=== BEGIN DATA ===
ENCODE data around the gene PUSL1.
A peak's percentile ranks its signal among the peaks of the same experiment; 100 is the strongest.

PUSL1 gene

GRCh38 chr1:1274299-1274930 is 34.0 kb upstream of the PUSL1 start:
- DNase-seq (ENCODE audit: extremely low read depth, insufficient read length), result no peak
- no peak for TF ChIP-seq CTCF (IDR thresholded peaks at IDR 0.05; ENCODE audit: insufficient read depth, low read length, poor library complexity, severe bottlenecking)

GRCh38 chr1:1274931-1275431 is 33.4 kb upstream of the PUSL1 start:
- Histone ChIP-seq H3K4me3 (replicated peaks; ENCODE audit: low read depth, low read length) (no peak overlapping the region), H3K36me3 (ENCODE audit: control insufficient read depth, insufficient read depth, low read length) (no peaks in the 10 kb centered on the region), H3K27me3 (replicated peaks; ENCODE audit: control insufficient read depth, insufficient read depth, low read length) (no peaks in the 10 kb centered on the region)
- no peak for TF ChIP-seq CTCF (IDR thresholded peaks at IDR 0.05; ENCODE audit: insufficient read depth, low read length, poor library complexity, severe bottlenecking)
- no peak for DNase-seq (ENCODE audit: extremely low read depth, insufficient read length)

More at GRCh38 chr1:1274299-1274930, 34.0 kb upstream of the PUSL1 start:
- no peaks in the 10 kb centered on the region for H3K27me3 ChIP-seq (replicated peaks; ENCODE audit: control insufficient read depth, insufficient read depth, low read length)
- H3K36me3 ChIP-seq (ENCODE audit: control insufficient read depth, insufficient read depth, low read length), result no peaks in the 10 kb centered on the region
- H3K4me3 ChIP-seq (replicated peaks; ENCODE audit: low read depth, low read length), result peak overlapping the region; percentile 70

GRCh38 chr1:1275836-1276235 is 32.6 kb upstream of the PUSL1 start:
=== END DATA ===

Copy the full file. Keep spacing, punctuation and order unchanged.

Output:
ENCODE data around the gene PUSL1.
A peak's percentile ranks its signal among the peaks of the same experiment; 100 is the strongest.

PUSL1 gene

GRCh38 chr1:1274299-1274930 is 34.0 kb upstream of the PUSL1 start:
- DNase-seq (ENCODE audit: extremely low read depth, insufficient read length), result no peak
- no peak for TF ChIP-seq CTCF (IDR thresholded peaks at IDR 0.05; ENCODE audit: insufficient read depth, low read length, poor library complexity, severe bottlenecking)

GRCh38 chr1:1274931-1275431 is 33.4 kb upstream of the PUSL1 start:
- Histone ChIP-seq H3K4me3 (replicated peaks; ENCODE audit: low read depth, low read length) (no peak overlapping the region), H3K36me3 (ENCODE audit: control insufficient read depth, insufficient read depth, low read length) (no peaks in the 10 kb centered on the region), H3K27me3 (replicated peaks; ENCODE audit: control insufficient read depth, insufficient read depth, low read length) (no peaks in the 10 kb centered on the region)
- no peak for TF ChIP-seq CTCF (IDR thresholded peaks at IDR 0.05; ENCODE audit: insufficient read depth, low read length, poor library complexity, severe bottlenecking)
- no peak for DNase-seq (ENCODE audit: extremely low read depth, insufficient read length)

More at GRCh38 chr1:1274299-1274930, 34.0 kb upstream of the PUSL1 start:
- no peaks in the 10 kb centered on the region for H3K27me3 ChIP-seq (replicated peaks; ENCODE audit: control insufficient read depth, insufficient read depth, low read length)
- H3K36me3 ChIP-seq (ENCODE audit: control insufficient read depth, insufficient read depth, low read length), result no peaks in the 10 kb centered on the region
- H3K4me3 ChIP-seq (replicated peaks; ENCODE audit: low read depth, low read length), result peak overlapping the region; percentile 70

GRCh38 chr1:1275836-1276235 is 32.6 kb upstream of the PUSL1 start: